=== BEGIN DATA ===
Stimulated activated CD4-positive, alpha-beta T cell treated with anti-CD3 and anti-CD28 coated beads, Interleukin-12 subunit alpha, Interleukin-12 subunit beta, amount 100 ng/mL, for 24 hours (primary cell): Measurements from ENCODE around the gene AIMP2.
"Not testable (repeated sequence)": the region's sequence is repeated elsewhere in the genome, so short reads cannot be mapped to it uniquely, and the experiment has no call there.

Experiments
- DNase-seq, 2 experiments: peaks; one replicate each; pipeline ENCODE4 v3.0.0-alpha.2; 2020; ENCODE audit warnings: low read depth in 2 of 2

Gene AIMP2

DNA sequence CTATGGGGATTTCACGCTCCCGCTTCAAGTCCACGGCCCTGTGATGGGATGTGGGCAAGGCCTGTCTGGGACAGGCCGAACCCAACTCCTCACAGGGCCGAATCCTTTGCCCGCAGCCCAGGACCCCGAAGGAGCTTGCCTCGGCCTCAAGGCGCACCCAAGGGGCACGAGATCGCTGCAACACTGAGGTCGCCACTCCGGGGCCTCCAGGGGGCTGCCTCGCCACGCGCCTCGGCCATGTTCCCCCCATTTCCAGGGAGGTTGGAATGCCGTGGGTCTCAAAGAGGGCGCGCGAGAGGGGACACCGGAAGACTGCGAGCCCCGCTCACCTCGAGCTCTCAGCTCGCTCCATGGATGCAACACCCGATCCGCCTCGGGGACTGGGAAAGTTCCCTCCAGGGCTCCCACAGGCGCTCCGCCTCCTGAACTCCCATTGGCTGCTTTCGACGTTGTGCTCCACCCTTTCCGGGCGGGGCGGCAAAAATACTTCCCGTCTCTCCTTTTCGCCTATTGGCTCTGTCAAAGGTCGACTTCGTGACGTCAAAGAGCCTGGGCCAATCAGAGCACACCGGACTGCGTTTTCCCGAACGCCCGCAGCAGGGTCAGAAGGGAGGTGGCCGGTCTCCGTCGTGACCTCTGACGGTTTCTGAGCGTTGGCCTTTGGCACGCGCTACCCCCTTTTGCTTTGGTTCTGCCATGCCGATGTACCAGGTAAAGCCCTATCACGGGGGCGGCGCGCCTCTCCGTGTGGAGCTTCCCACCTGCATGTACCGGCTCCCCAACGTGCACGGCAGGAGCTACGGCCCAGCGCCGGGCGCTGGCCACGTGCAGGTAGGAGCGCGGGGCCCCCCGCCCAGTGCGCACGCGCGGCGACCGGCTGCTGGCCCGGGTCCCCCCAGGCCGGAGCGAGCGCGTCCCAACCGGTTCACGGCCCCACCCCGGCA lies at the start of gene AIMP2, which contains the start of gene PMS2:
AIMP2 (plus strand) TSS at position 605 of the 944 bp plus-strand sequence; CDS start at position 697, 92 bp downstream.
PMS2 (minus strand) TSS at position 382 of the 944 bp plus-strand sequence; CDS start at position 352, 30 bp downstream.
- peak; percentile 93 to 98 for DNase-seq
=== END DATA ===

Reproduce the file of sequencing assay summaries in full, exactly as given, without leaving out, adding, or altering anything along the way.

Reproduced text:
Stimulated activated CD4-positive, alpha-beta T cell treated with anti-CD3 and anti-CD28 coated beads, Interleukin-12 subunit alpha, Interleukin-12 subunit beta, amount 100 ng/mL, for 24 hours (primary cell): Measurements from ENCODE around the gene AIMP2.
"Not testable (repeated sequence)": the region's sequence is repeated elsewhere in the genome, so short reads cannot be mapped to it uniquely, and the experiment has no call there.

Experiments
- DNase-seq, 2 experiments: peaks; one replicate each; pipeline ENCODE4 v3.0.0-alpha.2; 2020; ENCODE audit warnings: low read depth in 2 of 2

Gene AIMP2

DNA sequence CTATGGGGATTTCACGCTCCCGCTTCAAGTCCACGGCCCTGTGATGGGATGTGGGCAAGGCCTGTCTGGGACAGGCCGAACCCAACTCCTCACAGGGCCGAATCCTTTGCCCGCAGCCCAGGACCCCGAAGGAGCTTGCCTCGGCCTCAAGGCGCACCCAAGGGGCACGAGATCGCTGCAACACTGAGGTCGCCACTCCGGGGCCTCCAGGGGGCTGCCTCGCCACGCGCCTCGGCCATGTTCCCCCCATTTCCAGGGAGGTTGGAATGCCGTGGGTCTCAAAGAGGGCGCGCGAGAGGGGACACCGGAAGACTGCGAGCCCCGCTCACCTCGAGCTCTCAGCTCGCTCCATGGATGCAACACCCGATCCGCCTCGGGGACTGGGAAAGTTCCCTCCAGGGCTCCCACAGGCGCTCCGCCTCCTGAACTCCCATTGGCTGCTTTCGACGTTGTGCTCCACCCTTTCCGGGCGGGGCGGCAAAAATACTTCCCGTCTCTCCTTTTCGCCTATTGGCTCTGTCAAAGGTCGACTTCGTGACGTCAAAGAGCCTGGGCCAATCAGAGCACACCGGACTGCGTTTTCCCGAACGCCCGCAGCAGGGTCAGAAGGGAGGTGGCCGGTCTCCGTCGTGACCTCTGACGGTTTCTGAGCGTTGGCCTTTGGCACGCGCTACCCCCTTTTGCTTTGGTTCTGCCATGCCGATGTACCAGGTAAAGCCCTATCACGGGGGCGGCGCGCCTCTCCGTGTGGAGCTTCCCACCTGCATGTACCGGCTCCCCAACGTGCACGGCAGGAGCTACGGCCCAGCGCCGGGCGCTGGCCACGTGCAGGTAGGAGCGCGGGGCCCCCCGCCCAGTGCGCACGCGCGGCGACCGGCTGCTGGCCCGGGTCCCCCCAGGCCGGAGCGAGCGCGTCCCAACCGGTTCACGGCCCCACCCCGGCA lies at the start of gene AIMP2, which contains the start of gene PMS2:
AIMP2 (plus strand) TSS at position 605 of the 944 bp plus-strand sequence; CDS start at position 697, 92 bp downstream.
PMS2 (minus strand) TSS at position 382 of the 944 bp plus-strand sequence; CDS start at position 352, 30 bp downstream.
- peak; percentile 93 to 98 for DNase-seq